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Published on July 11th, 2013 | by Mridul Chadha

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India May Impose Anti-dumping Duties on Solar Modules From US, China, Taiwan, Malaysia

July 11th, 2013 by  


Various ministries of the Indian government are considering to impose anti-dumping duties on solar photovoltaic modules imported from the US, China, Malaysia, and Taiwan. The Commerce Ministry has undertaken a preliminary inquiry into the impact of large-scale import of solar modules on the domestic manufacturers.

India May Impose Anti-dumping Duties on Solar Modules From US, China, Taiwan, Malaysia

Credit: Solar panels via Waynenf | CC by 2.0

The Indian solar module manufacturers have been lobbying for anti-dumping duties on imported equipment for several months now. Some of the major manufacturers like Moser Baer, Indosolar, and Lanco Solar have been hit hard by the surge of imported solar power equipment in the country. Some of these companies have been forced to shut down manufacturing while other are facing losses worth millions of dollars.

To protect the domestic manufacturers the Indian government had proposed to increase restrictions on the use of imported equipment in the second phase of the ambitious National Solar Mission which aims to add thousands of megawatts of solar power capacity.

Following this proposal, the US filed a request with the World Trade Organisation (WTO) to intervene and protect the interests of the American manufacturers. According to some estimates, US-based First Solar commands a share of 20-30% of the Indian solar photovoltaic (PV) installed capacity. First Solar and other American manufacturers have been able to grab a substantial share in the Indian solar PV market as US Export-Import Bank has been among the largest debt financier for solar power projects under the national-level as well as state-level solar power policies.

The Indian government subsequently challenged the American request at WTO but was unsuccessful. US-based industry group Solar Energy Industries Association (SEIA) has also urged the Indian government to remove restrictions on imported solar power equipment.

The only possible solution to this issue seems to be bilateral talks between the US and India, on the line of the EU-China talks. Low-cost funding from development banks like the US Export-Import Bank has been the principal reason for the massive decline in cost of solar power generation in India. Thus, it would be unwise for the Indian government to close the doors to the American manufacturers.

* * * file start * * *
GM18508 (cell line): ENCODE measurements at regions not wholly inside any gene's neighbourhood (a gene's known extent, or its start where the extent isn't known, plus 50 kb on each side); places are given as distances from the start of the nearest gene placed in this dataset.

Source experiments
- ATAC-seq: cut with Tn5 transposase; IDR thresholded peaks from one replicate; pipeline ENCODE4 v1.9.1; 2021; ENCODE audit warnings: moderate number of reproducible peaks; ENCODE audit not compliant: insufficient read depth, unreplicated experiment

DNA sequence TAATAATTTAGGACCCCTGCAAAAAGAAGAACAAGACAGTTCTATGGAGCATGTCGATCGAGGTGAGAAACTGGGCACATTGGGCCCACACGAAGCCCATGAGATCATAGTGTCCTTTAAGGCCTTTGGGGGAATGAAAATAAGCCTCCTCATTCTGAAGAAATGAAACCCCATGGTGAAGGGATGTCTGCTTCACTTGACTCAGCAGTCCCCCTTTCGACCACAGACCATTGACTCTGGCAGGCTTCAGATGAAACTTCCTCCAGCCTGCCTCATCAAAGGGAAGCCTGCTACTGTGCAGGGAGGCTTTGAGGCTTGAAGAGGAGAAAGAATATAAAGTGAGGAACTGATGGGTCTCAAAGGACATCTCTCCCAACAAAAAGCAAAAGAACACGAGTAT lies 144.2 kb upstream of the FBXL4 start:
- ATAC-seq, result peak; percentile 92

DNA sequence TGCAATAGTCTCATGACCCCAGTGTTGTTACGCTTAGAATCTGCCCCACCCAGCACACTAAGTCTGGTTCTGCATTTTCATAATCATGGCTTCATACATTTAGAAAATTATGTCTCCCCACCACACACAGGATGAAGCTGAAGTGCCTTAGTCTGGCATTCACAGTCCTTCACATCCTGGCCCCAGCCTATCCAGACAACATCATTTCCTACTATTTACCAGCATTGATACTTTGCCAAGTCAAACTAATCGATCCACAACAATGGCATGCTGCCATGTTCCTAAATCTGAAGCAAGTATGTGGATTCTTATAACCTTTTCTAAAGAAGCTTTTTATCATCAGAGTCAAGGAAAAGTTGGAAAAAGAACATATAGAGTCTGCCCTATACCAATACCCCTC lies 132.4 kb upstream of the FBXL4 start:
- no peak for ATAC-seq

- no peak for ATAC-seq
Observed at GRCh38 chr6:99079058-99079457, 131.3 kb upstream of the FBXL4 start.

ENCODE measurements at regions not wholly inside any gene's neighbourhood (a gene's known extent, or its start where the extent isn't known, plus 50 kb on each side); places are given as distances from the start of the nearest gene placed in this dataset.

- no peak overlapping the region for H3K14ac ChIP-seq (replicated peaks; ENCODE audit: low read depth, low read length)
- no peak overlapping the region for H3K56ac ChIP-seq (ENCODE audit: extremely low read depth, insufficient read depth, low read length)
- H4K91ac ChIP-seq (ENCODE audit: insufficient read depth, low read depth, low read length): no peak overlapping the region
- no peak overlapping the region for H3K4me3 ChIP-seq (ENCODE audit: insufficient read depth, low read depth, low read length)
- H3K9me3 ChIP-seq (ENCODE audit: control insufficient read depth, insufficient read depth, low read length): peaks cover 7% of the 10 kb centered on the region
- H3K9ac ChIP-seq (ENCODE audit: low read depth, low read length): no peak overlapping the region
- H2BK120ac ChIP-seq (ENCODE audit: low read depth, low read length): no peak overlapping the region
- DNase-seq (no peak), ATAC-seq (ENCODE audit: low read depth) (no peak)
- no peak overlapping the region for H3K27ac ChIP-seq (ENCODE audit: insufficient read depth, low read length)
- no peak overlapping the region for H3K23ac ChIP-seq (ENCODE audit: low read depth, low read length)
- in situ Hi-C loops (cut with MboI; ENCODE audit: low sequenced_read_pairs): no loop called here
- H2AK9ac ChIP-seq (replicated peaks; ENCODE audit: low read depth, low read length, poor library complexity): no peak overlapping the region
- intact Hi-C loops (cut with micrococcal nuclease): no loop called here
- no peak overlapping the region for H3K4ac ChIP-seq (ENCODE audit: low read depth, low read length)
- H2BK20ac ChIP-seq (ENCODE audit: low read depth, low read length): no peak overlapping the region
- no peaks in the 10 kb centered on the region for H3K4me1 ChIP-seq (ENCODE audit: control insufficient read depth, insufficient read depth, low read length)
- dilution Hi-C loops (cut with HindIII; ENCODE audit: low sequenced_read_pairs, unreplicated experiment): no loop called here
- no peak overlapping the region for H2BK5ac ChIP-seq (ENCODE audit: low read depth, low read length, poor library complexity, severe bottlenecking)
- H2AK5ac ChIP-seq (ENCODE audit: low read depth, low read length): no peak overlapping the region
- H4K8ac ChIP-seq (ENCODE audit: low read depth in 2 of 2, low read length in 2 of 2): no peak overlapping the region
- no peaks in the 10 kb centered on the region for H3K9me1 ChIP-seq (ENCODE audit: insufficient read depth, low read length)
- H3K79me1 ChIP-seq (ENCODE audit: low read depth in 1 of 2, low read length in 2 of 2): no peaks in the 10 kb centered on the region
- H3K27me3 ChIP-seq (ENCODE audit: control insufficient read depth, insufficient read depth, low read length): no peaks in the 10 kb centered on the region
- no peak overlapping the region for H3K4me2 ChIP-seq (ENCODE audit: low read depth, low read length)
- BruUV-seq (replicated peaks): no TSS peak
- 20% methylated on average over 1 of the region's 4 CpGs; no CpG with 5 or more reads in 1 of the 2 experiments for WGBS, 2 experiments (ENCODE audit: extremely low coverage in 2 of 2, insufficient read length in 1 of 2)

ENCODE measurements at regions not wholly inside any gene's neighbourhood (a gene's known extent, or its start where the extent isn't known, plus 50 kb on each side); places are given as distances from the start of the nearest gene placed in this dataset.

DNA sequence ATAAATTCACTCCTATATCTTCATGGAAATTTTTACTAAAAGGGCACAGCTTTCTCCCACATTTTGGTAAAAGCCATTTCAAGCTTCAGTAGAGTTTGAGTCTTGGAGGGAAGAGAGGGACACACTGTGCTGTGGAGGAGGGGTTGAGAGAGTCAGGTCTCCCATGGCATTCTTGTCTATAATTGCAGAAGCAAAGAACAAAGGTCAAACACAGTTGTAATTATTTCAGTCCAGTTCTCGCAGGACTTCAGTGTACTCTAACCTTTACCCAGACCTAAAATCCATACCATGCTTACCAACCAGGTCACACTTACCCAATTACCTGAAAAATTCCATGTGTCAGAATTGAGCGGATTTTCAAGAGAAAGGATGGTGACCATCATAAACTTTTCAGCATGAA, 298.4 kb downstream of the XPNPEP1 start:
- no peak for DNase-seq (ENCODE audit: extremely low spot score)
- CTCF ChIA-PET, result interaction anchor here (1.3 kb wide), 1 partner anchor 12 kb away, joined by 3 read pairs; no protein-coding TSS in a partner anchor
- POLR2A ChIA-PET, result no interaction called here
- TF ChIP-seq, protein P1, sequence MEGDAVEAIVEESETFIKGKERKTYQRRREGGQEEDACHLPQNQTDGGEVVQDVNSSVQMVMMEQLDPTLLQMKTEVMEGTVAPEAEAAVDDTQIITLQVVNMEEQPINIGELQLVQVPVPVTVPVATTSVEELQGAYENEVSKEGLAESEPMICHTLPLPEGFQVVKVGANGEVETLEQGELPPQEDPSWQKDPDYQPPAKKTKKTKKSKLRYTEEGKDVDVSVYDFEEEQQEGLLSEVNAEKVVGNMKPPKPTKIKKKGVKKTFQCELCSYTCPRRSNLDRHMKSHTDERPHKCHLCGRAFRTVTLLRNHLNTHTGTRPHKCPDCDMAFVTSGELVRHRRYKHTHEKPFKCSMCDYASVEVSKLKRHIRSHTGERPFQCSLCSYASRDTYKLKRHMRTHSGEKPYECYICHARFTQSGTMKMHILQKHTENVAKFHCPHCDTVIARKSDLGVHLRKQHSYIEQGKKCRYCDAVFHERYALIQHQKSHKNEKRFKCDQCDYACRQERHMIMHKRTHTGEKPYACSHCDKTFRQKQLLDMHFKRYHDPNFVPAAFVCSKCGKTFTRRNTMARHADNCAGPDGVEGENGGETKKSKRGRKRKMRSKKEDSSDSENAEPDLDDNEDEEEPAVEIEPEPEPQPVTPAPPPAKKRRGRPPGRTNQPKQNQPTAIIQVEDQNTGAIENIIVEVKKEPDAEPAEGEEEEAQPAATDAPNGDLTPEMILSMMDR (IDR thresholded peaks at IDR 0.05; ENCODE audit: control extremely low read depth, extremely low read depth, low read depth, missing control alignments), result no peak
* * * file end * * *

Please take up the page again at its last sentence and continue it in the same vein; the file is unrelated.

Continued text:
Taiwan and Malaysia may have smaller share in the Indian solar power market, but China is a major trade partner to India. Imposing anti-dumping duties on Chinese solar products may lead to reciprocatory duties on other Indian products, as has been the case in the EU-Chinese trade war. Some Chinese manufacturers are, however, working to circumvent the domestic requirement clause and are planning to set up manufacturing facilities in India.

India is among the leading emerging solar power markets. The solar power generation cost in the country has fallen by around 70% over the last four to five years and the low cost funding (which is often tied with the obligation to use imported modules) from foreign banks has been a major reason for this. Thus, the Indian government must look for a middle path so as to help its domestic manufacturing industry as well as ensure low-cost funding sources to the developers.


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About the Author

currently works as Head-News & Data at Climate Connect Limited, a market research and analytics firm in the renewable energy and carbon markets domain. He earned his Master’s in Technology degree from The Energy & Resources Institute in Renewable Energy Engineering and Management. He also has a bachelor’s degree in Environmental Engineering. Mridul has a keen interest in renewable energy sector in India and emerging carbon markets like China and Australia.



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